PROTECT-EUROPE - Vaccinating Europe to protect against the cancers caused by HPV
Around 67 500 HPV-related cancers are diagnosed in the EU every year. They include cervical, anal, vaginal, penile, head and neck cancers.
Achieving the EU ambition of eliminating HPV-related cancers entails promotion, implementation and high uptake of gender-neutral HPV vaccination throughout the EU.
In many countries, uptake is too low to achieve the herd protection levels required for elimination of HPV-related cancer. Vaccine hesitancy is an obstacle to high uptake.
PROTECT-EUROPE aims to tackle this problem on two levels.
- It will provide information and training for healthcare professionals involved in HPV vaccination on one-to-one communication with young people and their parents/carers. Training will be delivered online and the knowledge will then be disseminated via a train-the-trainer approach.
- It will provide EU Member States and civil society organisations active in public health with guidance and campaign tools for promoting vaccination among young people and their parents/carers.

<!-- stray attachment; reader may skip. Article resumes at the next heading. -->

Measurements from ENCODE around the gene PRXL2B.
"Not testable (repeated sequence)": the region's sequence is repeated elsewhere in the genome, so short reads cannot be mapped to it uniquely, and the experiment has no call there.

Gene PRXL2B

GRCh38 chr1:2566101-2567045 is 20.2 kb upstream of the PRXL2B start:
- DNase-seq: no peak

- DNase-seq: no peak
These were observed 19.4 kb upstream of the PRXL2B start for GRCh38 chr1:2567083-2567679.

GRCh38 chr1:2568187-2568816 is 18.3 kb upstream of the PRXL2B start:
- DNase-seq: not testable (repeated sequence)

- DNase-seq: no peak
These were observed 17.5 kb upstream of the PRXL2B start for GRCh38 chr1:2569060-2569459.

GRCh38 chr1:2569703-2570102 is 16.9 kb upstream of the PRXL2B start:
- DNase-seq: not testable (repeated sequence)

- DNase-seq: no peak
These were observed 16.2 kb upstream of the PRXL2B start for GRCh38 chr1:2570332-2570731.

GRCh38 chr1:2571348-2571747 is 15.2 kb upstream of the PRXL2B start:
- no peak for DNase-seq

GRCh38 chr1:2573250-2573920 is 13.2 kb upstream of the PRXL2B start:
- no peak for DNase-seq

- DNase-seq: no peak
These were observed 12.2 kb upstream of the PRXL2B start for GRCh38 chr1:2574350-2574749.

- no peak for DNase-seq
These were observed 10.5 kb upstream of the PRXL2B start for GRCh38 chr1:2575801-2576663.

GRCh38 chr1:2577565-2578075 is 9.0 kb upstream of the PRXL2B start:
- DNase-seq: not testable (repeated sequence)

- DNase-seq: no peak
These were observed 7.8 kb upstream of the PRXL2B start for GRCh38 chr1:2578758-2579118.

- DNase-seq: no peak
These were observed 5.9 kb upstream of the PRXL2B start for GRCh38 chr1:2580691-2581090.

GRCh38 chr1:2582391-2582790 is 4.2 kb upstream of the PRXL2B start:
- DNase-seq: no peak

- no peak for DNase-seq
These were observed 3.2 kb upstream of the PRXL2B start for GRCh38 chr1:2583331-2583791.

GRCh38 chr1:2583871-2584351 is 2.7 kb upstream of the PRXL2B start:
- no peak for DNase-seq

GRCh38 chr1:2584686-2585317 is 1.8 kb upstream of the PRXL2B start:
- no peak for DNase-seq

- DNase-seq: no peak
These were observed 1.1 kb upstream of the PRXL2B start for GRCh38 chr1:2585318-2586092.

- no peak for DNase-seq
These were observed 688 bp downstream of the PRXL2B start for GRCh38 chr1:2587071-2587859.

The campaign tools will be designed for a range of platforms, including social media, websites, posters and leaflets. The potential of sport, specifically football, as an influencer will be explored. Particular attention will be paid to addressing issues of equality and diversity.
All project outputs will be made available via an online hub and disseminated via a final report and a high-level event.
- Project duration
- 1 Jan 2023 - 31 Dec 2024
- Project locations
- Overall budget
- €1 499 509
- EU contribution
- €1 199 60780% of the overall budget
- EU4health - Projects
- Increased knowledge and expertise in delivering HPV vaccination among Member State officials, public health organisations, individual clinicians and vaccinators.
- Improved professional practice by clinicians, healthcare professionals, public health organisations and others.
- More informed and effective formulation and implementation of HPV vaccination policy in Member States.
- Rolling back of vaccine hesitancy through effective education and challenges to misinformation.
- More informed engagement among young people and their parents/carers in HPV vaccination decision-making.
- Involvement of non-traditional actors such as footballers and football clubs in HPV vaccination promotion.
- Higher levels of vaccination uptake, leading to the achievement of the >90% target for girls and boys and a significant reduction in cases of HPV-related cancer.
- Curriculum development to adequately cover HPV vaccination in pre-qualification and continuing professional development training for clinicians.